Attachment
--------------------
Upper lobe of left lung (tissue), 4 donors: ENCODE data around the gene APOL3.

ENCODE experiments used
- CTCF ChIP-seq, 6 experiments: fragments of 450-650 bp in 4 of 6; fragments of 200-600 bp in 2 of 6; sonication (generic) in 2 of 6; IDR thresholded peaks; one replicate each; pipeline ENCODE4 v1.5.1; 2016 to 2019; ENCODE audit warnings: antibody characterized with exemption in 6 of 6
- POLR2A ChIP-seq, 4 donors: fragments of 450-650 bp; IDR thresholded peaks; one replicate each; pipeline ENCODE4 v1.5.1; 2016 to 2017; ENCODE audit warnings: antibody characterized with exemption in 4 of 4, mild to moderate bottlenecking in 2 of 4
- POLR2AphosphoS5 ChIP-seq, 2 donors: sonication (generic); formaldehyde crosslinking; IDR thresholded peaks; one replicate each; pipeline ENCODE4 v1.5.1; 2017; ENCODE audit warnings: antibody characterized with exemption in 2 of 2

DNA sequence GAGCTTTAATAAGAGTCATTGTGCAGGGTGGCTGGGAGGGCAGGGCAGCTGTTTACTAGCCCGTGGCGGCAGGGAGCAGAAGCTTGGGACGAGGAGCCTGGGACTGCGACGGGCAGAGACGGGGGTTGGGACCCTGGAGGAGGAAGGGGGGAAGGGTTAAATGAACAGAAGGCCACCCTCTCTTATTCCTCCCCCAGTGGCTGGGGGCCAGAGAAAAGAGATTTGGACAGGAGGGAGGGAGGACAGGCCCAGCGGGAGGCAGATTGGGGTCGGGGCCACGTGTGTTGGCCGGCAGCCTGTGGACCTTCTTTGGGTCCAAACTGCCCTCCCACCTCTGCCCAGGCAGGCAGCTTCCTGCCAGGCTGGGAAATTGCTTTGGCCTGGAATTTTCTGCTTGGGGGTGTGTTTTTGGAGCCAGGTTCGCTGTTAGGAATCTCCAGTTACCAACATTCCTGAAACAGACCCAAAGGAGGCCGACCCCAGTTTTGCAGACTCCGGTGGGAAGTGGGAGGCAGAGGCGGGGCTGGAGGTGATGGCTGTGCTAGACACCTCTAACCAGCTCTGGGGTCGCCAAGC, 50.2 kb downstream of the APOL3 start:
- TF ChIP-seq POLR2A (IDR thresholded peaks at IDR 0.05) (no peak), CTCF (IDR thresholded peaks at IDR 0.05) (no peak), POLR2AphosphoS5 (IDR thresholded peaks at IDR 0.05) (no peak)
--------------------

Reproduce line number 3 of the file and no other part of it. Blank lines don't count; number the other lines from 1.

- CTCF ChIP-seq, 6 experiments: fragments of 450-650 bp in 4 of 6; fragments of 200-600 bp in 2 of 6; sonication (generic) in 2 of 6; IDR thresholded peaks; one replicate each; pipeline ENCODE4 v1.5.1; 2016 to 2019; ENCODE audit warnings: antibody characterized with exemption in 6 of 6